Please call 734-726-0153 to schedule a free consultation and evaluation. At Digestive Health Ann Arbor we are known for providing professional and compassionate care. We strive to guide people towards a comprehensive and holistic healing strategy. Restoring your body to health will restore the quality of your life.


If Living Healthy is so Important to Longevity, Why Do Some Unhealthy People Live so Long?

Did you know that people who live to be 95 are just as likely to make unhealthy lifestyle choices as anyone else? At least that’s what one study from the Yeshiva Institute for Aging found. Smoking, drinking, failing to exercise, eating processed foods—some people do these things all their lives and somehow still manage to outlive their healthier peers. Likewise, some people who make all the right choices (eating Paleo, exercising, wearing sunscreen etc.) are sometimes the ones who get the sickest. 

People who do end up living to 95+ are a rarity (~ .01% of the population). But several studies have shown this to group to smoke, drink, and lead sedentary life-styles just as much, or, in some cases, even more than the general population. At first, this might seem absolutely baffling. You might be wondering: is all my work to stay healthy done in vain if people who do just the opposite outlive me?

The answer is: of course not. The real story behind these long-lived, yet unhealthy people is luck—more specifically, the luck of winning the genetic lottery. Oftentimes, people who live to be very old simply have longevity encoded within their genes. They might interact with environmental factors differently than others. Their good genes work to counteract the effects of bad behavior and bad habits. Some genes not only slow down cellular aging, but also provide an anti-aging effect—giving some people a huge advantage when it comes to living a long, if unhealthy, life.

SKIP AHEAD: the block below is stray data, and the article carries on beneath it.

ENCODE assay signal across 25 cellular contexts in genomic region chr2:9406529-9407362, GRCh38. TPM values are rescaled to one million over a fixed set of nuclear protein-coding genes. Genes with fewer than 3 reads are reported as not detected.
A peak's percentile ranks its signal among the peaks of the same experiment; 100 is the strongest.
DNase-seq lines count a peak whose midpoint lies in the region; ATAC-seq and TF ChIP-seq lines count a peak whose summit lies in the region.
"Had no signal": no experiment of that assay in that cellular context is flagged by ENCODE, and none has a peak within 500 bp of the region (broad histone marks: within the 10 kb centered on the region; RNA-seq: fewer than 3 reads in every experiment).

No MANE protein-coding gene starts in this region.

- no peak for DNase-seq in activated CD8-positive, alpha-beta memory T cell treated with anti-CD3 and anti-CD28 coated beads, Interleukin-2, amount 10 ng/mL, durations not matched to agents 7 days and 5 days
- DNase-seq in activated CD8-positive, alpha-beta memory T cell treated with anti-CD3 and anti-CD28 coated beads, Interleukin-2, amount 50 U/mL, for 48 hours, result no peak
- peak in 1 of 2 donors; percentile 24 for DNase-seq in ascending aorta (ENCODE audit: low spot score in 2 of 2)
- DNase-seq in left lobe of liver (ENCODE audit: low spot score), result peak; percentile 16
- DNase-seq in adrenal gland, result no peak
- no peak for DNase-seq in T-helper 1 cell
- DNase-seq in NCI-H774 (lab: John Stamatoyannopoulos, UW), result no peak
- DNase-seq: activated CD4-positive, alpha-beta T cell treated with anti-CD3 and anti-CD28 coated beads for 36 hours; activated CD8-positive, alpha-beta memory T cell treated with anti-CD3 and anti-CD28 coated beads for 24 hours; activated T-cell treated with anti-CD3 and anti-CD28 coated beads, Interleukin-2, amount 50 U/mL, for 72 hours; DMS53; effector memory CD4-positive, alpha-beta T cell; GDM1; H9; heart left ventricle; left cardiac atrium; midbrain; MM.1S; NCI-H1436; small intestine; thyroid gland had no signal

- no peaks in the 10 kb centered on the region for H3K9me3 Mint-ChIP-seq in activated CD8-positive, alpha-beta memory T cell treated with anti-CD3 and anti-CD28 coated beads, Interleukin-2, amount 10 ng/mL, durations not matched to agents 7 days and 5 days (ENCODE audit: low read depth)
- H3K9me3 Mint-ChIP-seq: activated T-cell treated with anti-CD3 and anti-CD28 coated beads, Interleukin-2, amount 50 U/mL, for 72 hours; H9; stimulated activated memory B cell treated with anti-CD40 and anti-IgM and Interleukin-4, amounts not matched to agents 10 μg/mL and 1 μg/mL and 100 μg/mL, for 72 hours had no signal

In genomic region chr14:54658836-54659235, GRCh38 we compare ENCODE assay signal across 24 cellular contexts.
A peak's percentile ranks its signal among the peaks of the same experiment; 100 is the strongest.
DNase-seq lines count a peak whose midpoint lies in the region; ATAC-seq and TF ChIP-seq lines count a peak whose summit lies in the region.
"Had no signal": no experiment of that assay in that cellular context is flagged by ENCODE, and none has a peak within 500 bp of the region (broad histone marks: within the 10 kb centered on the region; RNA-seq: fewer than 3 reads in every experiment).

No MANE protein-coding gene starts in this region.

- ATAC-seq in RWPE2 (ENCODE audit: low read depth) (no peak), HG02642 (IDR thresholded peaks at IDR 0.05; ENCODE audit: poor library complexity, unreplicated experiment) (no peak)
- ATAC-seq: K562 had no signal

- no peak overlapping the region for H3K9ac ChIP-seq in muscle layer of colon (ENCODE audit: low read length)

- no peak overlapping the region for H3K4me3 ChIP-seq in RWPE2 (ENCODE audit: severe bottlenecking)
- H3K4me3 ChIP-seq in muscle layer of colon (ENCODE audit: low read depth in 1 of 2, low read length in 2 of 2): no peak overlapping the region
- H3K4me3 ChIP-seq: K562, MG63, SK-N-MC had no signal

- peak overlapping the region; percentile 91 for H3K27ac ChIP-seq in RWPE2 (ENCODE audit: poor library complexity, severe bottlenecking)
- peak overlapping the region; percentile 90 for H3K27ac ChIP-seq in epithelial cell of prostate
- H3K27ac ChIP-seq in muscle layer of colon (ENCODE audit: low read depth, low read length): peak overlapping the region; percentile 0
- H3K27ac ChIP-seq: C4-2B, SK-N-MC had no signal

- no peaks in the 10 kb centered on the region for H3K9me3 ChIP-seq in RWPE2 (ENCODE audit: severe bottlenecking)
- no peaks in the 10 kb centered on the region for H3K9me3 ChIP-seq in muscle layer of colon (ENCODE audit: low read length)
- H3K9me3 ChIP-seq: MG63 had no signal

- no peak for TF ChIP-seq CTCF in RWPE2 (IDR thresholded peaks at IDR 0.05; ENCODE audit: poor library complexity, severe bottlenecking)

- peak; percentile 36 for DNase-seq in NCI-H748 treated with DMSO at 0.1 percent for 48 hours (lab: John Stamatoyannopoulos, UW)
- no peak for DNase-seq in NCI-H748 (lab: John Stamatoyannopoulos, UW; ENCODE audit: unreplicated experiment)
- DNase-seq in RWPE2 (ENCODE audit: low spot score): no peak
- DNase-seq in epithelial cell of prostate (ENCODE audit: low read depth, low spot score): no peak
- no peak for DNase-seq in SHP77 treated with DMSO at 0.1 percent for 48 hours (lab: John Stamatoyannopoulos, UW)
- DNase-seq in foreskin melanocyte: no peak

Now you might be wondering, how do I know if I’m one of these people? Well, you can’t—that is, until you actually live to be very old. In other words, only time will tell if you made out with the genetic winnings—and the odds aren’t in your favor. For 99.9% of us, life-style choices matter a great deal. While a small segment of the population might seem to defy the idea that how we live our lives dictates how old we live to be, the fact is, these people are the exception to the rule; they’re going to live a long time no matter what. The rest of us actually do have control over how long we do or don’t live; which is really a good thing if you think about it.

But we don’t always have complete control. On the other side of the spectrum, you could practice healthy habits your whole life and still fall victim to disease, particularly cancer. My wife is one of these people. In spite of exercising, eating healthy, and controlling for environmental toxins, she became a victim of breast cancer four years ago. A study from Johns Hopkins found that most incidences of cancer are caused not by unhealthy lifestyles, but by plain old bad luck—as is my wife’s case. Again the question arises: is all your work towards staying healthy done in vain?

The answer, again, is: of course not! The study found 22 cancers that were tied to random gene mutations—but nine others, including skin cancer, colorectal, and lung cancer, were proven to be tied to environmental and life-style factors. Breast cancer was not evaluated in the study.

The moral of the story is that some cancers (particularly some of the most common forms) leave more room than others for taking measures of prevention. I.e., what you choose to eat and put on your skin does affect your risk of developing some forms of cancer. Additionally, several studies have shown that healthy living tends to turn off cancer-promoting genes and turn on cancer-suppressing genes—more evidence that making healthy choices does affect our risk of developing cancer.

At the end of the day, the work you do to stay healthy matters. A combination of conventional medicine and holistic health almost certainly has a meaningful effect on how old we live to be. And even if you do happen to be one of those people who will live to be 100 no matter what, or one of those people who unfairly falls victim to disease, living healthy will, at the very least, improve the quality of however many years you do live—whether that’s 45, 75, or 100+.